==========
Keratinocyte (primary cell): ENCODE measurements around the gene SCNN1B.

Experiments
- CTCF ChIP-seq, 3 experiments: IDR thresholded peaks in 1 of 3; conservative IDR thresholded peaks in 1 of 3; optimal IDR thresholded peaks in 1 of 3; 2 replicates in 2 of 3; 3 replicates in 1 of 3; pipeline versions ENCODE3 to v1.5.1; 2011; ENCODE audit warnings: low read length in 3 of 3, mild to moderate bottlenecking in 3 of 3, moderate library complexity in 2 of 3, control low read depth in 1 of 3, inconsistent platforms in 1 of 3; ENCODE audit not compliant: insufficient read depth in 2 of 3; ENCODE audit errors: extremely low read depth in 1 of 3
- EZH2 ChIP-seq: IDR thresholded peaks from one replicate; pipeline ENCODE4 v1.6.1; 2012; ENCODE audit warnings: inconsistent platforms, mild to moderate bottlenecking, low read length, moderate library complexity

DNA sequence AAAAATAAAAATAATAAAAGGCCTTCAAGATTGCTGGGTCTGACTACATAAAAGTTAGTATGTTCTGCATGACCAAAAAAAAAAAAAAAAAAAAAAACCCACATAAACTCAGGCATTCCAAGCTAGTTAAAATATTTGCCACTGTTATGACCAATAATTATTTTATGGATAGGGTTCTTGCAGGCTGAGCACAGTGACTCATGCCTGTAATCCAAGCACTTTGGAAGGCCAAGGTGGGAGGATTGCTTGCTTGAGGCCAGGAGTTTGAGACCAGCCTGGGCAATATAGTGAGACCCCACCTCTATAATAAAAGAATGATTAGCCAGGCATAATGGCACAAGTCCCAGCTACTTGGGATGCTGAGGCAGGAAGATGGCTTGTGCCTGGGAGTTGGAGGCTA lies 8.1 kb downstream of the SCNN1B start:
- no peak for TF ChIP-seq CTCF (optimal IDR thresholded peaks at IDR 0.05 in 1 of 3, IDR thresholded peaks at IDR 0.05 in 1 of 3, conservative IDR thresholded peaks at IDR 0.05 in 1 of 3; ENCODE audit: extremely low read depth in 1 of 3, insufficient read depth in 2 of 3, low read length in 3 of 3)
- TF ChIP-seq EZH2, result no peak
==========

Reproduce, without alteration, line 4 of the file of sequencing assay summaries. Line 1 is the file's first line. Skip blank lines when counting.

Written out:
- EZH2 ChIP-seq: IDR thresholded peaks from one replicate; pipeline ENCODE4 v1.6.1; 2012; ENCODE audit warnings: inconsistent platforms, mild to moderate bottlenecking, low read length, moderate library complexity